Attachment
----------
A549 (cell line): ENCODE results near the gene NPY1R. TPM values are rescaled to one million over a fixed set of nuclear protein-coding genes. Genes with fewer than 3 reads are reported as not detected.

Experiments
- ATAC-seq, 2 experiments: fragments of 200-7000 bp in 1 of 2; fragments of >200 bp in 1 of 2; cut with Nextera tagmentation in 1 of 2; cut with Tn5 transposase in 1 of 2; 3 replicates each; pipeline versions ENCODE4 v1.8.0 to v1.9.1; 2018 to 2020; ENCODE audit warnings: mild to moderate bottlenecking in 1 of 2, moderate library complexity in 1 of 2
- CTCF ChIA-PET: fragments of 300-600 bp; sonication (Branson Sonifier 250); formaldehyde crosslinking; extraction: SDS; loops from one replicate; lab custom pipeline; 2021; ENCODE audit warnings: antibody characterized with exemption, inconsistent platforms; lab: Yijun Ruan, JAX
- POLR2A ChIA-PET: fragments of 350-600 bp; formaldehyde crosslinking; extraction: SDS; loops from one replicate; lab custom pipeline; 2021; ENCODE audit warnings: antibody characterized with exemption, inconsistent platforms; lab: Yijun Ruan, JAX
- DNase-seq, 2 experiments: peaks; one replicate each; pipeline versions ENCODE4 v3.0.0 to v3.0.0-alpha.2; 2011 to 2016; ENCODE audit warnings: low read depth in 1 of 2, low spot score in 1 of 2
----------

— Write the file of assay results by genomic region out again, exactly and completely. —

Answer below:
A549 (cell line): ENCODE results near the gene NPY1R. TPM values are rescaled to one million over a fixed set of nuclear protein-coding genes. Genes with fewer than 3 reads are reported as not detected.

Experiments
- ATAC-seq, 2 experiments: fragments of 200-7000 bp in 1 of 2; fragments of >200 bp in 1 of 2; cut with Nextera tagmentation in 1 of 2; cut with Tn5 transposase in 1 of 2; 3 replicates each; pipeline versions ENCODE4 v1.8.0 to v1.9.1; 2018 to 2020; ENCODE audit warnings: mild to moderate bottlenecking in 1 of 2, moderate library complexity in 1 of 2
- CTCF ChIA-PET: fragments of 300-600 bp; sonication (Branson Sonifier 250); formaldehyde crosslinking; extraction: SDS; loops from one replicate; lab custom pipeline; 2021; ENCODE audit warnings: antibody characterized with exemption, inconsistent platforms; lab: Yijun Ruan, JAX
- POLR2A ChIA-PET: fragments of 350-600 bp; formaldehyde crosslinking; extraction: SDS; loops from one replicate; lab custom pipeline; 2021; ENCODE audit warnings: antibody characterized with exemption, inconsistent platforms; lab: Yijun Ruan, JAX
- DNase-seq, 2 experiments: peaks; one replicate each; pipeline versions ENCODE4 v3.0.0 to v3.0.0-alpha.2; 2011 to 2016; ENCODE audit warnings: low read depth in 1 of 2, low spot score in 1 of 2